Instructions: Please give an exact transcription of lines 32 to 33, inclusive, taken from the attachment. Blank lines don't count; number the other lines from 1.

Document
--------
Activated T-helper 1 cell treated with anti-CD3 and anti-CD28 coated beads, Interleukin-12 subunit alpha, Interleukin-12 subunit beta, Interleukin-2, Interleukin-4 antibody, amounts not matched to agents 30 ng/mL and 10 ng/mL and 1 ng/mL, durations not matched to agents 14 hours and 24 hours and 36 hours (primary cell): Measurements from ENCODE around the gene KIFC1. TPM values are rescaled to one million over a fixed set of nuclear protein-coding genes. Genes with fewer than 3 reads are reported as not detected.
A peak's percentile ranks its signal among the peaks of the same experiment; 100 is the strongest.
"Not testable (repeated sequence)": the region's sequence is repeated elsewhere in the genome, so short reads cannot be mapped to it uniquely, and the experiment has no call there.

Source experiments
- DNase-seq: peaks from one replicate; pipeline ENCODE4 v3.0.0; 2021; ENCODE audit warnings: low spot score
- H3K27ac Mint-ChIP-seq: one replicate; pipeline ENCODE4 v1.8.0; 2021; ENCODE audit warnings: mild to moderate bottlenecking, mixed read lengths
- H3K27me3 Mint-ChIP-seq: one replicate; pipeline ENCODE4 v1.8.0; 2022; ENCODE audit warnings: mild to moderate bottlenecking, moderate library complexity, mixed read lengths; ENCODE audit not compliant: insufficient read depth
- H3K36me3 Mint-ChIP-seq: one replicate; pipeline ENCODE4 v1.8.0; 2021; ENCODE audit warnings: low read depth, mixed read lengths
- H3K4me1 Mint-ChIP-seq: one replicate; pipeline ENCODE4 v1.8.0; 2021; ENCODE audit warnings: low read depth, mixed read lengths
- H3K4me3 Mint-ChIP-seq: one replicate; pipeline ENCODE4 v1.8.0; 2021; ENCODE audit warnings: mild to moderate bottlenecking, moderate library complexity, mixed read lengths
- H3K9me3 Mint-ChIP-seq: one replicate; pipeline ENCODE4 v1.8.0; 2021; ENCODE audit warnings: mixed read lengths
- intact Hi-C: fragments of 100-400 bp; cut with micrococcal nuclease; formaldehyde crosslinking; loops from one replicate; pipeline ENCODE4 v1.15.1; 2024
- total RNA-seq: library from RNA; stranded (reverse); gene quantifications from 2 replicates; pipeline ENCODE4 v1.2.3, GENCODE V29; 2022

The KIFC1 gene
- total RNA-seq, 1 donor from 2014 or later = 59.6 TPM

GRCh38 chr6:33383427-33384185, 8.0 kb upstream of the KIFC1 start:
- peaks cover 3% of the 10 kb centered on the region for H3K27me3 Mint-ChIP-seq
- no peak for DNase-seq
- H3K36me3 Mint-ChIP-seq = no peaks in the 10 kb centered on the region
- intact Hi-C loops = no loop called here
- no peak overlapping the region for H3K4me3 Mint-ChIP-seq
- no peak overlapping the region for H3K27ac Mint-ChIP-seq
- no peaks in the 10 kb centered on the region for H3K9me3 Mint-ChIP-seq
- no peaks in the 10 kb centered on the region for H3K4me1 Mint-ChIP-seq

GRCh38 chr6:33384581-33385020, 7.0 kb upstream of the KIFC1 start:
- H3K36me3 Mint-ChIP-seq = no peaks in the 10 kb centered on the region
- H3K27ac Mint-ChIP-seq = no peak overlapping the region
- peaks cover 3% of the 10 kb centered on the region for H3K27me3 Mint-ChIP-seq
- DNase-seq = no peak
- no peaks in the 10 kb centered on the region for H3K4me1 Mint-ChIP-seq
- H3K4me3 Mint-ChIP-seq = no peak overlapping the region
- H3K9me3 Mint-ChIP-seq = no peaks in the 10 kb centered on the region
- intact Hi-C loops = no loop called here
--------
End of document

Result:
- H3K9me3 Mint-ChIP-seq = no peaks in the 10 kb centered on the region
- intact Hi-C loops = no loop called here